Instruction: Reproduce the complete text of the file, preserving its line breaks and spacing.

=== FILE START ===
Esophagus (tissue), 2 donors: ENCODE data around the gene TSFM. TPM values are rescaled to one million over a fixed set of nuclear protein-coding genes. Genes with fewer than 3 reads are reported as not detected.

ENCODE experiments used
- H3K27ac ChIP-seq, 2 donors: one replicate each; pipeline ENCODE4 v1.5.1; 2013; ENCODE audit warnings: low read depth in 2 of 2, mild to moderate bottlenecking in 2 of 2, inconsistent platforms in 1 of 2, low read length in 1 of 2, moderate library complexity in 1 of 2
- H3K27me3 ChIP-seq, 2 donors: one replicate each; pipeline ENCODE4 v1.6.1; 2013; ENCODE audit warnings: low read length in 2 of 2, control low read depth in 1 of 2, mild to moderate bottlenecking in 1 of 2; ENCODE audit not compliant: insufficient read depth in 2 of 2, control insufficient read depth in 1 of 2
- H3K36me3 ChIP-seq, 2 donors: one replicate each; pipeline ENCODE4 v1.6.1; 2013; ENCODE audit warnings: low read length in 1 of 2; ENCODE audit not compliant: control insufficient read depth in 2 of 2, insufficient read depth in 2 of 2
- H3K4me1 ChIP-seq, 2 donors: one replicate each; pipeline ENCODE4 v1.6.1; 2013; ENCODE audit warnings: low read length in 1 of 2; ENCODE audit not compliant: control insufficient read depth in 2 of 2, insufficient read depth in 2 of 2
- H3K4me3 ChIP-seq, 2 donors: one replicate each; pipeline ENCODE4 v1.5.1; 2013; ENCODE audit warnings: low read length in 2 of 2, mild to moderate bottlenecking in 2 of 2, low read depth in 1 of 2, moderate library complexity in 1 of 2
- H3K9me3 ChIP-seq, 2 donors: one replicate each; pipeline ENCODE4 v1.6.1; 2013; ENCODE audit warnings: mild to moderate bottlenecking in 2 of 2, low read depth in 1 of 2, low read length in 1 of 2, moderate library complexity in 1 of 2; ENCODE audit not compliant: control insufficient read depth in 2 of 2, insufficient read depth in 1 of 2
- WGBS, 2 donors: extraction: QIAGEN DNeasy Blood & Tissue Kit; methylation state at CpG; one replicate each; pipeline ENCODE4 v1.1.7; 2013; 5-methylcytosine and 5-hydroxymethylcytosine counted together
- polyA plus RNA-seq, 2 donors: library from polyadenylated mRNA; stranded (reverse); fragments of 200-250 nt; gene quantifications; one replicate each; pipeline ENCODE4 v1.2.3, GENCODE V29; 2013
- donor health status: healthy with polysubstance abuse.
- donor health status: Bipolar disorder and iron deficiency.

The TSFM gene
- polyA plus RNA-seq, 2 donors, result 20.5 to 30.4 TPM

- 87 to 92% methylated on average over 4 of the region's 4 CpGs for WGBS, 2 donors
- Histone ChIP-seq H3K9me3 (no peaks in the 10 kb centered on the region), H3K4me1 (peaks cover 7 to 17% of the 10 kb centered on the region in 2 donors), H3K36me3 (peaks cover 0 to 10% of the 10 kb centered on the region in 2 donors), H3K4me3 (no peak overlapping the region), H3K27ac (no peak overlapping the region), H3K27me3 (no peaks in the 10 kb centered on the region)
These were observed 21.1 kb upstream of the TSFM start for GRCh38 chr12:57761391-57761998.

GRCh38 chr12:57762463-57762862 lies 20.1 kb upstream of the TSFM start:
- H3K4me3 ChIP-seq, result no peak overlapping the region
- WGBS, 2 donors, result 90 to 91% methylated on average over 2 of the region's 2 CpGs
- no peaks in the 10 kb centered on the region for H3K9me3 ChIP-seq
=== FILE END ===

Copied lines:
Esophagus (tissue), 2 donors: ENCODE data around the gene TSFM. TPM values are rescaled to one million over a fixed set of nuclear protein-coding genes. Genes with fewer than 3 reads are reported as not detected.

ENCODE experiments used
- H3K27ac ChIP-seq, 2 donors: one replicate each; pipeline ENCODE4 v1.5.1; 2013; ENCODE audit warnings: low read depth in 2 of 2, mild to moderate bottlenecking in 2 of 2, inconsistent platforms in 1 of 2, low read length in 1 of 2, moderate library complexity in 1 of 2
- H3K27me3 ChIP-seq, 2 donors: one replicate each; pipeline ENCODE4 v1.6.1; 2013; ENCODE audit warnings: low read length in 2 of 2, control low read depth in 1 of 2, mild to moderate bottlenecking in 1 of 2; ENCODE audit not compliant: insufficient read depth in 2 of 2, control insufficient read depth in 1 of 2
- H3K36me3 ChIP-seq, 2 donors: one replicate each; pipeline ENCODE4 v1.6.1; 2013; ENCODE audit warnings: low read length in 1 of 2; ENCODE audit not compliant: control insufficient read depth in 2 of 2, insufficient read depth in 2 of 2
- H3K4me1 ChIP-seq, 2 donors: one replicate each; pipeline ENCODE4 v1.6.1; 2013; ENCODE audit warnings: low read length in 1 of 2; ENCODE audit not compliant: control insufficient read depth in 2 of 2, insufficient read depth in 2 of 2
- H3K4me3 ChIP-seq, 2 donors: one replicate each; pipeline ENCODE4 v1.5.1; 2013; ENCODE audit warnings: low read length in 2 of 2, mild to moderate bottlenecking in 2 of 2, low read depth in 1 of 2, moderate library complexity in 1 of 2
- H3K9me3 ChIP-seq, 2 donors: one replicate each; pipeline ENCODE4 v1.6.1; 2013; ENCODE audit warnings: mild to moderate bottlenecking in 2 of 2, low read depth in 1 of 2, low read length in 1 of 2, moderate library complexity in 1 of 2; ENCODE audit not compliant: control insufficient read depth in 2 of 2, insufficient read depth in 1 of 2
- WGBS, 2 donors: extraction: QIAGEN DNeasy Blood & Tissue Kit; methylation state at CpG; one replicate each; pipeline ENCODE4 v1.1.7; 2013; 5-methylcytosine and 5-hydroxymethylcytosine counted together
- polyA plus RNA-seq, 2 donors: library from polyadenylated mRNA; stranded (reverse); fragments of 200-250 nt; gene quantifications; one replicate each; pipeline ENCODE4 v1.2.3, GENCODE V29; 2013
- donor health status: healthy with polysubstance abuse.
- donor health status: Bipolar disorder and iron deficiency.

The TSFM gene
- polyA plus RNA-seq, 2 donors, result 20.5 to 30.4 TPM

- 87 to 92% methylated on average over 4 of the region's 4 CpGs for WGBS, 2 donors
- Histone ChIP-seq H3K9me3 (no peaks in the 10 kb centered on the region), H3K4me1 (peaks cover 7 to 17% of the 10 kb centered on the region in 2 donors), H3K36me3 (peaks cover 0 to 10% of the 10 kb centered on the region in 2 donors), H3K4me3 (no peak overlapping the region), H3K27ac (no peak overlapping the region), H3K27me3 (no peaks in the 10 kb centered on the region)
These were observed 21.1 kb upstream of the TSFM start for GRCh38 chr12:57761391-57761998.

GRCh38 chr12:57762463-57762862 lies 20.1 kb upstream of the TSFM start:
- H3K4me3 ChIP-seq, result no peak overlapping the region
- WGBS, 2 donors, result 90 to 91% methylated on average over 2 of the region's 2 CpGs
- no peaks in the 10 kb centered on the region for H3K9me3 ChIP-seq